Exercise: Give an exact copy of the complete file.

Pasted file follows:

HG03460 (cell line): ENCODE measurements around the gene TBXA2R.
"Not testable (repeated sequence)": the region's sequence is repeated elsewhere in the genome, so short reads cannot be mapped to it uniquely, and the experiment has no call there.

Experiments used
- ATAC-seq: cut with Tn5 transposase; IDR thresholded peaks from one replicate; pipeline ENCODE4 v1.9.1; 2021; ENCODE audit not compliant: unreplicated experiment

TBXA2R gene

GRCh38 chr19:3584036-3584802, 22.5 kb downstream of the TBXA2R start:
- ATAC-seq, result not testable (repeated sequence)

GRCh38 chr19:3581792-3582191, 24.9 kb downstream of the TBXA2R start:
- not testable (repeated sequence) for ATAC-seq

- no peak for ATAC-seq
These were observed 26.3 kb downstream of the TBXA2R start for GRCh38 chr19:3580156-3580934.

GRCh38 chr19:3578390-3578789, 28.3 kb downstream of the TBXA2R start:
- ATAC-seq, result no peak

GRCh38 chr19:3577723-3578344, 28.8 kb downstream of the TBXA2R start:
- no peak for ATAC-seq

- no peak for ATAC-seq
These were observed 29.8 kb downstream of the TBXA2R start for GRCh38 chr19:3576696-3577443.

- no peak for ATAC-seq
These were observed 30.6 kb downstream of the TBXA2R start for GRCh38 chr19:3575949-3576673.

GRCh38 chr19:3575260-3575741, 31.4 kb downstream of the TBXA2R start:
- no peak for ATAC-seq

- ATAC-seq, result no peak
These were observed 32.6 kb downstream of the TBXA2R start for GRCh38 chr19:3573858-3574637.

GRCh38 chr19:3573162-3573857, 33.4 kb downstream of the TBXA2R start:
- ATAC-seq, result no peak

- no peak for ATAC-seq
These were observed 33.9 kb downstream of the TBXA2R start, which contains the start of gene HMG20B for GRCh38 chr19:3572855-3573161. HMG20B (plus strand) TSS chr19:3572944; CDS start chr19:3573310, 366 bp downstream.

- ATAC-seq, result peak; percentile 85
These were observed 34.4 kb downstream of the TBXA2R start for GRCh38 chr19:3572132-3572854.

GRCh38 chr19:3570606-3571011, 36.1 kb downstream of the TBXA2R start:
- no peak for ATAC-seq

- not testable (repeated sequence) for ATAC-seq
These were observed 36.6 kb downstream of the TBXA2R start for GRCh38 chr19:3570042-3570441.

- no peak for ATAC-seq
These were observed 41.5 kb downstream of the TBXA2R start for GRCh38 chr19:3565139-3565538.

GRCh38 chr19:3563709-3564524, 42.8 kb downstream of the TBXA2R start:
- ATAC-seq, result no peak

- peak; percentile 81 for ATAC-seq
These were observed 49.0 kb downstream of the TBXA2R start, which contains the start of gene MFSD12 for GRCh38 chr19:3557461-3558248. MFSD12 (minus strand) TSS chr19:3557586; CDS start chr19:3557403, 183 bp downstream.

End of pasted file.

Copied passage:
HG03460 (cell line): ENCODE measurements around the gene TBXA2R.
"Not testable (repeated sequence)": the region's sequence is repeated elsewhere in the genome, so short reads cannot be mapped to it uniquely, and the experiment has no call there.

Experiments used
- ATAC-seq: cut with Tn5 transposase; IDR thresholded peaks from one replicate; pipeline ENCODE4 v1.9.1; 2021; ENCODE audit not compliant: unreplicated experiment

TBXA2R gene

GRCh38 chr19:3584036-3584802, 22.5 kb downstream of the TBXA2R start:
- ATAC-seq, result not testable (repeated sequence)

GRCh38 chr19:3581792-3582191, 24.9 kb downstream of the TBXA2R start:
- not testable (repeated sequence) for ATAC-seq

- no peak for ATAC-seq
These were observed 26.3 kb downstream of the TBXA2R start for GRCh38 chr19:3580156-3580934.

GRCh38 chr19:3578390-3578789, 28.3 kb downstream of the TBXA2R start:
- ATAC-seq, result no peak

GRCh38 chr19:3577723-3578344, 28.8 kb downstream of the TBXA2R start:
- no peak for ATAC-seq

- no peak for ATAC-seq
These were observed 29.8 kb downstream of the TBXA2R start for GRCh38 chr19:3576696-3577443.

- no peak for ATAC-seq
These were observed 30.6 kb downstream of the TBXA2R start for GRCh38 chr19:3575949-3576673.

GRCh38 chr19:3575260-3575741, 31.4 kb downstream of the TBXA2R start:
- no peak for ATAC-seq

- ATAC-seq, result no peak
These were observed 32.6 kb downstream of the TBXA2R start for GRCh38 chr19:3573858-3574637.

GRCh38 chr19:3573162-3573857, 33.4 kb downstream of the TBXA2R start:
- ATAC-seq, result no peak

- no peak for ATAC-seq
These were observed 33.9 kb downstream of the TBXA2R start, which contains the start of gene HMG20B for GRCh38 chr19:3572855-3573161. HMG20B (plus strand) TSS chr19:3572944; CDS start chr19:3573310, 366 bp downstream.

- ATAC-seq, result peak; percentile 85
These were observed 34.4 kb downstream of the TBXA2R start for GRCh38 chr19:3572132-3572854.

GRCh38 chr19:3570606-3571011, 36.1 kb downstream of the TBXA2R start:
- no peak for ATAC-seq

- not testable (repeated sequence) for ATAC-seq
These were observed 36.6 kb downstream of the TBXA2R start for GRCh38 chr19:3570042-3570441.

- no peak for ATAC-seq
These were observed 41.5 kb downstream of the TBXA2R start for GRCh38 chr19:3565139-3565538.

GRCh38 chr19:3563709-3564524, 42.8 kb downstream of the TBXA2R start:
- ATAC-seq, result no peak

- peak; percentile 81 for ATAC-seq
These were observed 49.0 kb downstream of the TBXA2R start, which contains the start of gene MFSD12 for GRCh38 chr19:3557461-3558248. MFSD12 (minus strand) TSS chr19:3557586; CDS start chr19:3557403, 183 bp downstream.